Kicking Back with Bach: Why You Should Listen to Classical Music


Richard Zhuang

Listening to music while studying or relaxing is not a new concept: many students use music to aid them while they study. They may listen to many types of music, such as pop, rock, and rap. However, one of the more underappreciated genres of music is classical. Most people don’t listen to this genre because they consider it to be boring, but they may be overlooking its positive effects. Compared to other genres, classical music offers the most benefits, enhancing our mood, mindset, productivity, and overall quality of life. 

Listening to classical music can improve our mental health. According to a study from Oxford University, classical music helped reduce blood pressure and stress. Scientists hypothesize that classical music tempo—the speed or pace of the music—matches the rate at which our hearts beat, which eases anxiety and depression. Classical music also improves the quality of our sleep and makes us happier by increasing the secretion of dopamine—the “happiness hormone” in our bodies—which activates the brain’s reward and pleasure center. 

Classical music can also aid your study sessions. If you need to boost your productivity and memory, classical music may be the perfect supplement to get those gears in your brain running. According to research from Sapienza University of Rome, people who listened to Wolfgang Amadeus Mozart, a famous classical composer, had increased brain activity linked to intelligence, memory, and problem-solving. Classical music can also help you study for that big exam the next day. When students at a French university listened to classical music by Johann Sebastian Bach, another famous composer, during a lecture, they performed better on a quiz than those who did not. When microeconomics students listened to classical music as they slept, they performed 18% better on an exam than students who only listened to white noise. The researchers believe that classical music heightens our emotional state, leading to increased reception of information. Another explanation may also be Targeted Memory Reactivation (TMR), a process in which the brain consolidates memories and forms associations between learning material. “The [classical music] songs can be very distinctive, and therefore pair well with learning material,” said Professor Michael K. Scullin, director of Sleep Neuroscience and Cognition Laboratory at Baylor University.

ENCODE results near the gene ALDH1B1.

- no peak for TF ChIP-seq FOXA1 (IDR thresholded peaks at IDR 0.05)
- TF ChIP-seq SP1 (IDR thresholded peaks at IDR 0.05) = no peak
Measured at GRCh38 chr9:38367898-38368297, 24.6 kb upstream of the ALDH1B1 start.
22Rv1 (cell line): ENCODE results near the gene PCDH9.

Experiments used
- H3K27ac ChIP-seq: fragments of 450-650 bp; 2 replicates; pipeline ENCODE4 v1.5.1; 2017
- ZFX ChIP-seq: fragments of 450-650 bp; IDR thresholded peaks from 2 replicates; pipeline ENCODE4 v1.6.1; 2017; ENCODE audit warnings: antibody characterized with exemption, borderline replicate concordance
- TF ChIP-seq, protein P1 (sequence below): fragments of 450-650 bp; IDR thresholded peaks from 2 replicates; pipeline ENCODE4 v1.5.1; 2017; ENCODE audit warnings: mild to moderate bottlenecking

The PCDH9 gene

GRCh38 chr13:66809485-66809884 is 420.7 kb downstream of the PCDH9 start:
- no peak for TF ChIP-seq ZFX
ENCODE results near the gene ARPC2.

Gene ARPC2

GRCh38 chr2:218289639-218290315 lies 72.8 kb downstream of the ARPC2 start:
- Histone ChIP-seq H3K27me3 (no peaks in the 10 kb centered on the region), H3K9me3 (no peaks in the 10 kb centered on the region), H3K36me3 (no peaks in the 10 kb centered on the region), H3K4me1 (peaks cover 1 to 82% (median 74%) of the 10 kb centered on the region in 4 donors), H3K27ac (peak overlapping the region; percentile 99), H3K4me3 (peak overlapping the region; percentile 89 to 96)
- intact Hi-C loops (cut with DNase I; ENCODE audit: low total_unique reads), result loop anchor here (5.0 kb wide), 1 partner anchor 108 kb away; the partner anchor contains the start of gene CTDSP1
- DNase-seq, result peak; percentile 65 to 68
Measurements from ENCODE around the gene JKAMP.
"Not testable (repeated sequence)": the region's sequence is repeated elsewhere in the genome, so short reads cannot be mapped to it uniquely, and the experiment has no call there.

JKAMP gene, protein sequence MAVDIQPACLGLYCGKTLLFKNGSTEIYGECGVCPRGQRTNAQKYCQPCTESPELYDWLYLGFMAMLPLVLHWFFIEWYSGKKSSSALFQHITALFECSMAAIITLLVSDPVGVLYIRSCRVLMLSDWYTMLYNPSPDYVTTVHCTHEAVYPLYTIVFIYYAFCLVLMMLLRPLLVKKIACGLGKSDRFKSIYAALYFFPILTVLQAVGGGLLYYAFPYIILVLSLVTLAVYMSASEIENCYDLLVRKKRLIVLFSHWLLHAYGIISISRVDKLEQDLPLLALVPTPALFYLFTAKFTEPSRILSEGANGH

Because there is a vast array of classical music, it is important to choose the right piece depending on the task we are performing. Fast and upbeat pieces can be better for motivating us to study, while slower pieces may be better for relaxation. Alan Chapman, a host and producer of KUSC radio, suggests listening to piano pieces from Mozart or Debussy. Mozart string quartets, pieces that are played by two violins, a viola, and a cello, are also effective. If you are new to classical music and need suggestions, here are 10 great classical pieces to help you get started: 

  1. “Spring” from the Four Seasons by Vivaldi